When we experience coughing, congestion and throat irritation during a humid summer and fall, can we blame the symptoms on mould? It’s a question everyone asks at this time of year and even a casual search of the internet reveals qualified experts who disagree significantly. The bottom line: health effects vary according to the type of mould, the amount of mould and the health profile of the person exposed to it.

The presence of mould may not cause immediate health problems such as eye irritation, wheezing, shortness of breath, fatigue, headaches and difficulty concentrating (reassuringly, government scientists have found little evidence that mould causes unusual illnesses like lung bleeding or memory loss). Because mould is a normal part of any environment – spores are literally everywhere except for specially disinfected areas like clean rooms and sterilized medical equipment – humans have lived in relative harmony with the presence of mould spores as long as our species has roamed the planet. Most people have little reaction when they encounter small numbers of mould spores, as we do all the time wherever we live.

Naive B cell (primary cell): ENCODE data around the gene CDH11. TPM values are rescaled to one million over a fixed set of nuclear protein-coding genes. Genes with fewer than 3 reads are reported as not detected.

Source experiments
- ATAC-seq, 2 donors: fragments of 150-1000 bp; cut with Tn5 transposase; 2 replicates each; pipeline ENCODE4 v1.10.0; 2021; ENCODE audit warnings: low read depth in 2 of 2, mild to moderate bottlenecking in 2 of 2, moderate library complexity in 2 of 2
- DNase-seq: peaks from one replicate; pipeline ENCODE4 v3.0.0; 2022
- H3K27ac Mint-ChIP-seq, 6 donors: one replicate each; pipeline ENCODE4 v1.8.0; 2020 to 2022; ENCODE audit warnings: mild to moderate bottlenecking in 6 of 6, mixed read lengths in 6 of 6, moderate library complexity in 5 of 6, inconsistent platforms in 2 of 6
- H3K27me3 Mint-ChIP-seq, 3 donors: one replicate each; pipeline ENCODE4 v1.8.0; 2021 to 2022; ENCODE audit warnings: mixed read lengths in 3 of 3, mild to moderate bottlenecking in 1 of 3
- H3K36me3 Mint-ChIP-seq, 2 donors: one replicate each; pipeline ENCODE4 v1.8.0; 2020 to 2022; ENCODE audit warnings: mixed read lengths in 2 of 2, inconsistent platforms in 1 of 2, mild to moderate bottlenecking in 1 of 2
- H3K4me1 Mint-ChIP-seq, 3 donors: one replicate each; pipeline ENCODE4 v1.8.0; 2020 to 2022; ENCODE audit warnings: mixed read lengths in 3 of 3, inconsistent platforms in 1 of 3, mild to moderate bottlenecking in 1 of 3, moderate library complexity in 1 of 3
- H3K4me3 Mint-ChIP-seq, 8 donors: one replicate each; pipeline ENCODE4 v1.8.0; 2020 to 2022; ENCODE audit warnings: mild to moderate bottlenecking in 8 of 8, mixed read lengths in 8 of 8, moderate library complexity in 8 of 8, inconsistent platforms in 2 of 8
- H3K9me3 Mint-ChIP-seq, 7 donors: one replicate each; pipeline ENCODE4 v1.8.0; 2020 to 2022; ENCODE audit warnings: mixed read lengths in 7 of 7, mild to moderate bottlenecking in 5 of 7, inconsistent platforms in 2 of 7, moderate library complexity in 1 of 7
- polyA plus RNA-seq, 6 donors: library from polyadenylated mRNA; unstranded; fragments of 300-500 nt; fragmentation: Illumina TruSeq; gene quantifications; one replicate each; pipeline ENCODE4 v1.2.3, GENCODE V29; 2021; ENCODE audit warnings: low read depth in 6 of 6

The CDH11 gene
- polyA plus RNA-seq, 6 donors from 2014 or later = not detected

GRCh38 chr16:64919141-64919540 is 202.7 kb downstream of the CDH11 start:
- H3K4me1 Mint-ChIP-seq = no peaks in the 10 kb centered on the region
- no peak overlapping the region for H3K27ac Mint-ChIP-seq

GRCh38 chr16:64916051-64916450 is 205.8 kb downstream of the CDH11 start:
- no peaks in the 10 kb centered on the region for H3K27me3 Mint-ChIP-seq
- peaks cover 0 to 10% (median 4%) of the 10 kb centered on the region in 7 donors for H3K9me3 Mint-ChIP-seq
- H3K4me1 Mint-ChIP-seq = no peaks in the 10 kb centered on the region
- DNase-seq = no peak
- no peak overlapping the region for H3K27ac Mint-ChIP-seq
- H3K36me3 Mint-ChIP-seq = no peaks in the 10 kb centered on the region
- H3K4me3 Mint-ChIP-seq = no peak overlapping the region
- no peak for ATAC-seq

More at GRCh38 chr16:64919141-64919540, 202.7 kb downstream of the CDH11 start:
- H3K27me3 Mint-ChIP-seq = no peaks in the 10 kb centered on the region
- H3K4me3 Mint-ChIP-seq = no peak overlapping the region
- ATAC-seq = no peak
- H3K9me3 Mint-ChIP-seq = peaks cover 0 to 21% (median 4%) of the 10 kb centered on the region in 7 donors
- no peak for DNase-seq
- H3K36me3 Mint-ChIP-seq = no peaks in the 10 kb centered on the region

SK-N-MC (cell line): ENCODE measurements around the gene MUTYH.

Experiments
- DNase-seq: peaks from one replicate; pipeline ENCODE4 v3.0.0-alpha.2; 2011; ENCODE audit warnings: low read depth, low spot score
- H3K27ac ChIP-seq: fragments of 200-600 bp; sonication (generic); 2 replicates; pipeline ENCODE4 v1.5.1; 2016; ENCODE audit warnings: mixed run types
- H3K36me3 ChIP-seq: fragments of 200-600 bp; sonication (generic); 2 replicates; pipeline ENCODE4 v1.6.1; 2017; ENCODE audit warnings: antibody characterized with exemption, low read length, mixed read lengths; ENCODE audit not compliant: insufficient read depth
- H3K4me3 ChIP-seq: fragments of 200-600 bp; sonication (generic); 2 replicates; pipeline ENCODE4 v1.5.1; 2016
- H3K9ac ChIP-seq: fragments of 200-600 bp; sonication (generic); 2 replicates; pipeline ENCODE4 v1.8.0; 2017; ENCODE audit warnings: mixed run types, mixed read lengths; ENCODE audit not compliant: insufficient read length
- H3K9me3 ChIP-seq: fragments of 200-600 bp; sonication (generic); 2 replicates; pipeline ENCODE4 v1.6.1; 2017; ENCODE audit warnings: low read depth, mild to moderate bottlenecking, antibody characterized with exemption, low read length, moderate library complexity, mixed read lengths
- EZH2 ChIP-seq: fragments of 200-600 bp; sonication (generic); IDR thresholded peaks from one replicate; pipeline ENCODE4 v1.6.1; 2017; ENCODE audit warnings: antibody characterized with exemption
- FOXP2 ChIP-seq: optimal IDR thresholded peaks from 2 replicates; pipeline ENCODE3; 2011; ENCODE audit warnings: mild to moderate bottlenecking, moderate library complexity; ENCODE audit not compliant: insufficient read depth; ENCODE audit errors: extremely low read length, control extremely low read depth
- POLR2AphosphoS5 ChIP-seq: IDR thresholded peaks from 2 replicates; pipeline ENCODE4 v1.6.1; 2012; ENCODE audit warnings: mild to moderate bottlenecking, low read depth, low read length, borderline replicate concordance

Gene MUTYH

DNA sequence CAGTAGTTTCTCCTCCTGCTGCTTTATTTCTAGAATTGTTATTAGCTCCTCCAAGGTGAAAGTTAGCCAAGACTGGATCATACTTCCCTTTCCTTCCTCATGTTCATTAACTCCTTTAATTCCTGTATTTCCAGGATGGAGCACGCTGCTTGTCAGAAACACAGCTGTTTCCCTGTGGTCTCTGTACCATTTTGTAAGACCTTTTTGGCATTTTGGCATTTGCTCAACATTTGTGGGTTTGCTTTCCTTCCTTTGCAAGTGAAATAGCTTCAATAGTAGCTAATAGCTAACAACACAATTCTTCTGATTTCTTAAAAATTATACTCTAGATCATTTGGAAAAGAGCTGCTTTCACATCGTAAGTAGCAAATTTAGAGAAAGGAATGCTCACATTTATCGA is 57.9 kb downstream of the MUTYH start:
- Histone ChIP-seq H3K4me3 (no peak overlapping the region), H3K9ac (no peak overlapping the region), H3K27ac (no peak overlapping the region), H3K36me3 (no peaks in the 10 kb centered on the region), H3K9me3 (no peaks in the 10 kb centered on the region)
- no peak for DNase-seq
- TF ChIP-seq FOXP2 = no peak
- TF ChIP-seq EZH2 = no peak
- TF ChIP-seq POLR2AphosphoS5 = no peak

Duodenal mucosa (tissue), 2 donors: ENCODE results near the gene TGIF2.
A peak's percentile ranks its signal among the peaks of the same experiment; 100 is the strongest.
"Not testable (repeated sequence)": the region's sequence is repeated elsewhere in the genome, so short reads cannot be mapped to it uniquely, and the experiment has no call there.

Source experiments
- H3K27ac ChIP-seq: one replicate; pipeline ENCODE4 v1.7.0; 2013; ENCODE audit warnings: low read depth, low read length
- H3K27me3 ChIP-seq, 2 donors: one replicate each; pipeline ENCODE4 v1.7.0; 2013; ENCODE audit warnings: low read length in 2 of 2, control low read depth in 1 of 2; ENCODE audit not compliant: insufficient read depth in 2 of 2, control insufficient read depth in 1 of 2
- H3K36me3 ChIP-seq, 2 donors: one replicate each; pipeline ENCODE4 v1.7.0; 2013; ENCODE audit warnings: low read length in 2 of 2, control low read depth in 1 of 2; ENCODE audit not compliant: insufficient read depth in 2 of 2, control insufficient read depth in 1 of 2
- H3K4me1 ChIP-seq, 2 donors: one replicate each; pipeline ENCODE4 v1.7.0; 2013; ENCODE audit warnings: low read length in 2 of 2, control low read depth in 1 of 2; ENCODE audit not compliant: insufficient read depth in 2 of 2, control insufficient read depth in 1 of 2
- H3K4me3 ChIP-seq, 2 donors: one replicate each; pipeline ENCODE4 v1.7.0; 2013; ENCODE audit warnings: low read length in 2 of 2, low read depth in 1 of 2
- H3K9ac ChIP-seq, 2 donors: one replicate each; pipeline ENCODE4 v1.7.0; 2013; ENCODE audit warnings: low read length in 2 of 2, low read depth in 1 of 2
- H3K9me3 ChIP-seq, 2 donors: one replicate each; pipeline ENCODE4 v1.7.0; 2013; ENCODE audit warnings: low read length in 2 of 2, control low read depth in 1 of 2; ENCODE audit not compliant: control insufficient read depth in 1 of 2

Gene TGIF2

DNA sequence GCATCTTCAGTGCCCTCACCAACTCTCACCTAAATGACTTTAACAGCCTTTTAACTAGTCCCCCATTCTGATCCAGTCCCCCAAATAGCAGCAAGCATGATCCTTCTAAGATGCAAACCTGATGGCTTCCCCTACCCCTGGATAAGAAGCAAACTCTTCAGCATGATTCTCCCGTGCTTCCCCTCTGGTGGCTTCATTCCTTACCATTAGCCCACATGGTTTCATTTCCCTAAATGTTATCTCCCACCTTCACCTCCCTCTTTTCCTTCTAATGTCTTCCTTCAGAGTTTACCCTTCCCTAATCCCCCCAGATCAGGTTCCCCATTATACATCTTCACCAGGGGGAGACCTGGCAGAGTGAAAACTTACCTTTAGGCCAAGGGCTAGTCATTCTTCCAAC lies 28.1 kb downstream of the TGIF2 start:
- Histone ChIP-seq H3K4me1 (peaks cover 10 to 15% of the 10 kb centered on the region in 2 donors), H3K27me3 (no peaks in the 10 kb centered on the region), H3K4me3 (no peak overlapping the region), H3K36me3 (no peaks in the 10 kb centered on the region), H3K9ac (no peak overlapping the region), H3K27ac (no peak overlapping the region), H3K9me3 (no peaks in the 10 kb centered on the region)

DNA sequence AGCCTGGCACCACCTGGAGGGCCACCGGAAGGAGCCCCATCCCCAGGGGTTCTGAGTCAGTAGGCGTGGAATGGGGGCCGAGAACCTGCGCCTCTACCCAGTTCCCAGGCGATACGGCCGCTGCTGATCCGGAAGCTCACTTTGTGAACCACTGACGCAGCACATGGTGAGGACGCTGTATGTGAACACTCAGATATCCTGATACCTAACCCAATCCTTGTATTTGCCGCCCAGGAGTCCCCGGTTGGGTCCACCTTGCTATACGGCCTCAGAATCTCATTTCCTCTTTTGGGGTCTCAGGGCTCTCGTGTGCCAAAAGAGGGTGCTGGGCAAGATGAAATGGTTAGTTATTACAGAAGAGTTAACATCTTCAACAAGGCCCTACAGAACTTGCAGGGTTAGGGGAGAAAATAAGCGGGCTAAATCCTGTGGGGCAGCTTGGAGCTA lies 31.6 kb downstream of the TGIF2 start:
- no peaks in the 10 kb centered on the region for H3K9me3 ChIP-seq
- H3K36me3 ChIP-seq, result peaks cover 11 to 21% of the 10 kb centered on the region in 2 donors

Mould does become a problem when there is too much of it for our personal immune systems to handle. That critical level is different for everyone. A young healthy person may tolerate those same exposures without a problem. Conversely, low levels of mould may seriously affect people with existing health problems like asthma or allergies and those with compromised immune systems such as the elderly, infirm or very young. A person’s tolerance level changes, too: someone unaffected by a small amount of mould while healthy may experience symptoms when fighting a cold, for instance.

Mould also becomes problematic where more dangerous strains of mould colonize spaces. These types – and only a few of the hundreds of species are considered dangerous – produce higher levels of mycotoxin, which is a byproduct mould produces as it grows and spreads. 

With all the conflicting and changing advice about the health effects of mould, what’s the best approach to treating it in commercial and residential spaces? Nearly all experts agree on what to do. For areas bigger than the size of a small table, or approximately a one-meter-square patch, hire a professional to remove it thoroughly and ensure it does not return. These technicians also must resolve the humidity issue that caused mould in the first place. 

Concerned about existing mould and whether it could cause health problems for your staff or family? Wondering if mould might be the source of recent health challenges? The experts at Paul Davis are ready to help.